• What does Jesus command his disciples to do? (Acts 1:4)
• Have you ever personally experienced being “baptized with the Holy Spirit”? Briefly share your experience.
• How do the disciples respond? (v. 6) Why do you think they responded this way?
• What does Jesus say will happen when the Holy Spirit comes on them? (v. 8)
• Why were the disciples “all together in one place”? (Acts 2:1) What do we know about the Pentecost?
• Briefly describe the scene that plays out in verses 2-4.
• When they were filled with the Holy Spirit they began to speak in tongues. (v. 4) What does it mean to speak in tongues? Why would God give them the gift to speak in tongues? Have you received the gift of speaking in tongues? How did it happen? What did it feel like? Briefly share your experience.
• How did the “God-fearing Jews” respond to what was happening? (vv. 5-13) Why do you think they responded this way? Compare and contrast the different responses found in verse 7 and verse 13. What has your own response been to the work of the Holy Spirit? Has your response changed in the last few years? If so, in what way? Why might those changes have come about?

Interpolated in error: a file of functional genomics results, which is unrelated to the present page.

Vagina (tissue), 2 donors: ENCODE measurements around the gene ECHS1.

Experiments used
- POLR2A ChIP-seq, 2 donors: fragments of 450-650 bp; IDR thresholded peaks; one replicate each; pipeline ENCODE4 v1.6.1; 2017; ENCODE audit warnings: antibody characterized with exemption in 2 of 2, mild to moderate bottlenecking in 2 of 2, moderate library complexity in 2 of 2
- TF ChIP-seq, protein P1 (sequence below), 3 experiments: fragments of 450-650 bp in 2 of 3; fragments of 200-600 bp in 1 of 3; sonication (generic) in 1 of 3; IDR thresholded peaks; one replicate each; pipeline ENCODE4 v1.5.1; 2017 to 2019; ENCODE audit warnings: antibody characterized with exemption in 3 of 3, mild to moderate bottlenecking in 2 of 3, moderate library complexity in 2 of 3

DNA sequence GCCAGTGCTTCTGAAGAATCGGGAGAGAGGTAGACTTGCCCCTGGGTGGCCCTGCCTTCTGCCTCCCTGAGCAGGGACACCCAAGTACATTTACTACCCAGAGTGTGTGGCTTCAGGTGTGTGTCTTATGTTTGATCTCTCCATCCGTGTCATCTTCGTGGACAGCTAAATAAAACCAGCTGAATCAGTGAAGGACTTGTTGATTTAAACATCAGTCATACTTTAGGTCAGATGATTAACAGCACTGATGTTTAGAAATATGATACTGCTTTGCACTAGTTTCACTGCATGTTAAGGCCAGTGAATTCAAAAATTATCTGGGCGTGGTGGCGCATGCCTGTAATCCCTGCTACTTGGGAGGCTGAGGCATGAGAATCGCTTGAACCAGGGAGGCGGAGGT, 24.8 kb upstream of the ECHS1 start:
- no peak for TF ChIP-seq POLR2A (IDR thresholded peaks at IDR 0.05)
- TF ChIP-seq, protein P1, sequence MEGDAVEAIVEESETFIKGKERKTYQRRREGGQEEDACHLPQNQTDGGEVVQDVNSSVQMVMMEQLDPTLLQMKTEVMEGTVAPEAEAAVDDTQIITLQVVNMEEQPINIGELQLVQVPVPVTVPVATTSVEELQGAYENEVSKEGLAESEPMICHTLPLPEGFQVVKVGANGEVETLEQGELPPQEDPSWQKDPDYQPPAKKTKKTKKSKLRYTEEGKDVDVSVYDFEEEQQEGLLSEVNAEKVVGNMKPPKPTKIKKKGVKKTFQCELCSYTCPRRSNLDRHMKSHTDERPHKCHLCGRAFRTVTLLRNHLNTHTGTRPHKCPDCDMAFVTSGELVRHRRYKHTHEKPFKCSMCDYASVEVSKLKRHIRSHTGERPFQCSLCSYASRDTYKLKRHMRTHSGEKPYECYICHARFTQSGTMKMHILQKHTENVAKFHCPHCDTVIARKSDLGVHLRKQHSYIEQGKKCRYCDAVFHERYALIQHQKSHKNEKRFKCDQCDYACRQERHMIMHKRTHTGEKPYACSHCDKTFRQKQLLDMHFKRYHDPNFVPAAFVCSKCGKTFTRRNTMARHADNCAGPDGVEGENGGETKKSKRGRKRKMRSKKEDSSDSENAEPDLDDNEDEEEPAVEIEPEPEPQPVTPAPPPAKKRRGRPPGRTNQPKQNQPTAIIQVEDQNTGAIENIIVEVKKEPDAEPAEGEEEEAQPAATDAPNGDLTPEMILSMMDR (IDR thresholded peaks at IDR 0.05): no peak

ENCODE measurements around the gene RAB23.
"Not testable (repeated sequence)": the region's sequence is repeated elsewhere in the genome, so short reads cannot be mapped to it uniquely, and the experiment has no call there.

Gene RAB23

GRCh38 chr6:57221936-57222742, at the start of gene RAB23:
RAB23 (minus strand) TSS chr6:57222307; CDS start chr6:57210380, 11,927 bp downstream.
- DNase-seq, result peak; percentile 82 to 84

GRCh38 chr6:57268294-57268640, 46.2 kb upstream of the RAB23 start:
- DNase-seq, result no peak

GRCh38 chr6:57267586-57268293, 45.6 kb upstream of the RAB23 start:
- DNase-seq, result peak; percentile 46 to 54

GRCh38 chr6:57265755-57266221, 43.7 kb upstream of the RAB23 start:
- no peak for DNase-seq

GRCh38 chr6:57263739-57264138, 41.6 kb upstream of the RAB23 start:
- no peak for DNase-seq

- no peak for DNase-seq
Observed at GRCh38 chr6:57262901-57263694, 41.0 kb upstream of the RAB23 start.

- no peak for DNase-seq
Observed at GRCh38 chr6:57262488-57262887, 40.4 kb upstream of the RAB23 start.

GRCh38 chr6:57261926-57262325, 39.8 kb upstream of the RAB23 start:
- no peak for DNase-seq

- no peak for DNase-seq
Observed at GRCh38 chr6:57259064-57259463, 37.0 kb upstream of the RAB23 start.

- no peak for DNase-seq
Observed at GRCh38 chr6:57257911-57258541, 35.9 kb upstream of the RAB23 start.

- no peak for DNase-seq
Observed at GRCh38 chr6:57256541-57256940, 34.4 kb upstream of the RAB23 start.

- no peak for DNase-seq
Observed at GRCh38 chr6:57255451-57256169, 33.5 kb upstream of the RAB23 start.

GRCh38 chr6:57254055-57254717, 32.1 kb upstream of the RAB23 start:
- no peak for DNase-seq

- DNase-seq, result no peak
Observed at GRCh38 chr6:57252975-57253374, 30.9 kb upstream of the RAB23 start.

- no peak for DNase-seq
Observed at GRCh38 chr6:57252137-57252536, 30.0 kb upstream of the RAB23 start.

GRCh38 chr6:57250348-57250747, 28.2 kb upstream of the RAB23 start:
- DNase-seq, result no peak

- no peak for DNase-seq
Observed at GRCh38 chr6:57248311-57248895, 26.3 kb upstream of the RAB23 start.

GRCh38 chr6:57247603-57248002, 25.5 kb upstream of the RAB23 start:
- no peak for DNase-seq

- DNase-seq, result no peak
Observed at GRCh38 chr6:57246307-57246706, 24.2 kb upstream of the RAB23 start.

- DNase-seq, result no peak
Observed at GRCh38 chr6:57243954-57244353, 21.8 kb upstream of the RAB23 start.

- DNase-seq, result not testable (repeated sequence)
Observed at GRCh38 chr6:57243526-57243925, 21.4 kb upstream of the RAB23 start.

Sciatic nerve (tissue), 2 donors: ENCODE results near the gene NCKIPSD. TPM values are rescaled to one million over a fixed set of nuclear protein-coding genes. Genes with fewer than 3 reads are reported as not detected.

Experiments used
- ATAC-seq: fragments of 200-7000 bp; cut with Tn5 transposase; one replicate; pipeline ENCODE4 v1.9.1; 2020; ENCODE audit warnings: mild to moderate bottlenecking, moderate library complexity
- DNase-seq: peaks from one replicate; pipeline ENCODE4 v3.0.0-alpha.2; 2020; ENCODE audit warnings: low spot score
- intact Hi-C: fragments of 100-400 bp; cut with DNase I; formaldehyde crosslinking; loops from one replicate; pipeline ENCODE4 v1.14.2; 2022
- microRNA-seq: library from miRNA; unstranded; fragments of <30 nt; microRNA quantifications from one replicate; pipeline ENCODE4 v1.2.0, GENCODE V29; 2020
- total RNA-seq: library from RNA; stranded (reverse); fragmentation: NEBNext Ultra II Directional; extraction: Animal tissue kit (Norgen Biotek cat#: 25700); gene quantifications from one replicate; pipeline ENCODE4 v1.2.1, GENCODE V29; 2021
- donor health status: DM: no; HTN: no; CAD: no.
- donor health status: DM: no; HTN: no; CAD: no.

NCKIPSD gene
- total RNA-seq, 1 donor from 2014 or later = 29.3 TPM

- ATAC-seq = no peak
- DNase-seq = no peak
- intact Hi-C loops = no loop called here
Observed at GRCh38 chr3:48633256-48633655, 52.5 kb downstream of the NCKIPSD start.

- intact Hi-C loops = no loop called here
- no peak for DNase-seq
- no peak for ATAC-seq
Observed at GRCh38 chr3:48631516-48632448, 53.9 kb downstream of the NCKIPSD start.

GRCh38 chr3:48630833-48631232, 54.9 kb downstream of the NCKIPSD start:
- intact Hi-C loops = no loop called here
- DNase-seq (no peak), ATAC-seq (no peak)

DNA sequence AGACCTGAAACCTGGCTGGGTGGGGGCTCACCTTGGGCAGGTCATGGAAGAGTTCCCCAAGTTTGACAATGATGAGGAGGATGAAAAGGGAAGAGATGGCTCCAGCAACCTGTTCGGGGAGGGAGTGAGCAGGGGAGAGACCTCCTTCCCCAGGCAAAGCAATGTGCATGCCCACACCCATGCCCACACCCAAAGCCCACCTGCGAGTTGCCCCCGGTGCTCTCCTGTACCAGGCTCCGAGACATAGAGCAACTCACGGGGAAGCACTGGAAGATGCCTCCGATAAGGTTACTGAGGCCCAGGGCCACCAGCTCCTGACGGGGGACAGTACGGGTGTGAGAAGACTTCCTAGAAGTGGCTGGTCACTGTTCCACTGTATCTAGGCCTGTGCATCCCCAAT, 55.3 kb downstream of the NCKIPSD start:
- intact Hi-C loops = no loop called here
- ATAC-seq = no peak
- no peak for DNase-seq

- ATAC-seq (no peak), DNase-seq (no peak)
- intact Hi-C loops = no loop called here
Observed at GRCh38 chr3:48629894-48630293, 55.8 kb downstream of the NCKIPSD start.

• In verses 14-21, Peter stands up to address the crowd. And he begins to explain to them what is unfolding right before their eyes. How does he explain it? What passage does he quote? As you study verses 17-21, what stands out to you the most?

3. In his sermon, Rich spoke these challenging words specifically addressing all the small groups and small group leaders of Vineyard Columbus. Please read these words and take his challenge to heart.

“Let me just speak to any of you who are small group leaders, women’s group leaders, men’s group leaders, co-ed group leaders, recovery group leaders. I implore you to not settle for what’s comfortable in your group! Rather, every time you meet, welcome the presence of the Spirit. Welcome the gifts of the Holy Spirit. Pray for the sick in your group by the laying on of hands. Ask God for miracles. Ask God in your own life for his dynamic in-breaking. That is Christian spirituality!”